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I Gave Up on Art

Never Good Enough:

I don’t remember exactly how old I was, probably around 13 or so, when I realized my art was never going to be as “good” as a photograph. I became disheartened with my work, thinking why bother toiling away for hours over a piece when a photo taken in an instant would always be more accurate. (Prior to this point, I was prolific in my creative endeavors, always drawing or making something, sewing, etc.) All of a sudden making art seemed so pointless. So I stopped drawing.

Now I think it is important to note that at this time in my life, I was looking at the world from a perspective where I thought "good art" meant photorealistic. It was because I believed this one idea to be true that I also thought my work was subpar. However, the more we expand our knowledge and understanding of what Art really is, it becomes obvious that "Art" is a massive grey area with lots of leeway in every direction. Most importantly, it does NOT have to be photorealistic in any way to be considered "good".

Back to my story. There were periods here and there where I would make art and then stop again. Sometimes I would make art as gifts for people. I took art classes sporadically but they didn't stick.  It wasn't until I decided to go back to college for the second time to pursue graphic design that art became a big part of my life again. By this point, I was 28. My appreciation for and perspective of art had changed dramatically. Attending class, I found myself surrounded by so many creative people taking their art in so many different directions. The spark of inspiration was relit and I discovered the joy and practice of making art again.

While I have not been creating art continuously since then, my most recent hiatus was not because I gave up, but simply because I did not have any creative energy left over from my design job to work on my own projects. I have learned many life lessons in those years when I wasn't creating as much, that my younger self simply didn't see. One of the most important lessons I have learned is about perfection.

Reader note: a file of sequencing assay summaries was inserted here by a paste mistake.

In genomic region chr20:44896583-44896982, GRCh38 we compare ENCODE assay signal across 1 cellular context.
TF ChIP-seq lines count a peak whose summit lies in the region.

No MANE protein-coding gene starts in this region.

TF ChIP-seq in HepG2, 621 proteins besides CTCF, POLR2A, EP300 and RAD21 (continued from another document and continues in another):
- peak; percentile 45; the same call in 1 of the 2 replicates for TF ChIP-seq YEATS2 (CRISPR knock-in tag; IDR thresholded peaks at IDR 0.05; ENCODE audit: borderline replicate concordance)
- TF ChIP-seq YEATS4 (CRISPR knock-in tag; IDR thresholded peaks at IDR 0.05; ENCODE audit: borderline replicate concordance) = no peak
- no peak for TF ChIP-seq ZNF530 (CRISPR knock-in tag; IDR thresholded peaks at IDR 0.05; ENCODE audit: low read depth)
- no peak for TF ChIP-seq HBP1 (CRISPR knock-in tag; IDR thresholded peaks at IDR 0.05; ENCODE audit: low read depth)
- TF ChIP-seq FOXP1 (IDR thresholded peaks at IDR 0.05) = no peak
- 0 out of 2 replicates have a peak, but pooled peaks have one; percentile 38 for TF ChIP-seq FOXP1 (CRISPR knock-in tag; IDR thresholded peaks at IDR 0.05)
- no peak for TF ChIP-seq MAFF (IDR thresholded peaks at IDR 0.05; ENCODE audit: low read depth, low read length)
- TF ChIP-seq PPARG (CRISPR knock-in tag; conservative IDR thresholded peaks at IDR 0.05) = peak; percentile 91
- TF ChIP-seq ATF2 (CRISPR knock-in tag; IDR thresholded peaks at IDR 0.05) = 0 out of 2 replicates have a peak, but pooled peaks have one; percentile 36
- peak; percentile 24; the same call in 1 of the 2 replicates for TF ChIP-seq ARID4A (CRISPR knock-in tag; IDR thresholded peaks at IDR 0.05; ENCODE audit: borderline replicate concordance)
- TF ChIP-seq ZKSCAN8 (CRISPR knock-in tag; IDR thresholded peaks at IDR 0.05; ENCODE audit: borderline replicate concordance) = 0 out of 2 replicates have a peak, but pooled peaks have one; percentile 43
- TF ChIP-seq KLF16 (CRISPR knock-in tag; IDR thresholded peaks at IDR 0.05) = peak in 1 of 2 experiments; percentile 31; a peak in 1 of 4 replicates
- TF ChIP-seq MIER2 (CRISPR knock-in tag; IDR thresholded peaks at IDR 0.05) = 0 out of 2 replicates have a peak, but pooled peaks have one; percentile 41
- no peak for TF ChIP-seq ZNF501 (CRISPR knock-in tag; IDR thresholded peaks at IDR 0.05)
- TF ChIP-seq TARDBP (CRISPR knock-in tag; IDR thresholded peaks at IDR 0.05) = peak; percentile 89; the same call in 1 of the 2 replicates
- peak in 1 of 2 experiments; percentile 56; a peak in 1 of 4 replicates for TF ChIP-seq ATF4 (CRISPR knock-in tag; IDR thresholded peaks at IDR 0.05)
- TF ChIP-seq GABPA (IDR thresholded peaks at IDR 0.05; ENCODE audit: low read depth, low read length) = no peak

Fear of Failure

I have seen perfection tear people apart inside because even one tiny misstep meant utter failure. Or perhaps they are emotionally shattered from having experienced the bitterness of failure already. Either way, these poor tortured souls are forced to walk a tightrope through life, constantly dreading the inevitable fall from grace. The resulting pressure from this perspective is immense and many are frozen by it, unable to try because their fear of failure is too great. They are trapped by their belief in perfection, just as I was trapped by my belief in photorealism. However, this can be overcome and people CAN change their perspective.

For starters, it is important to realize that perfection, like beauty and art and so many things, is subjective. Personally, I prefer to view perfection as a philosophical ideal rather than something we can actually manifest. When you really boil it down, perfection is an idea. An idea that humans created and it does not exist outside of our minds. I find that human beings, myself included, have a tendency to get caught up on ideas. We hold on to our idealistic perspectives for dear life, even when those perspectives are getting in the way of the very thing we want most.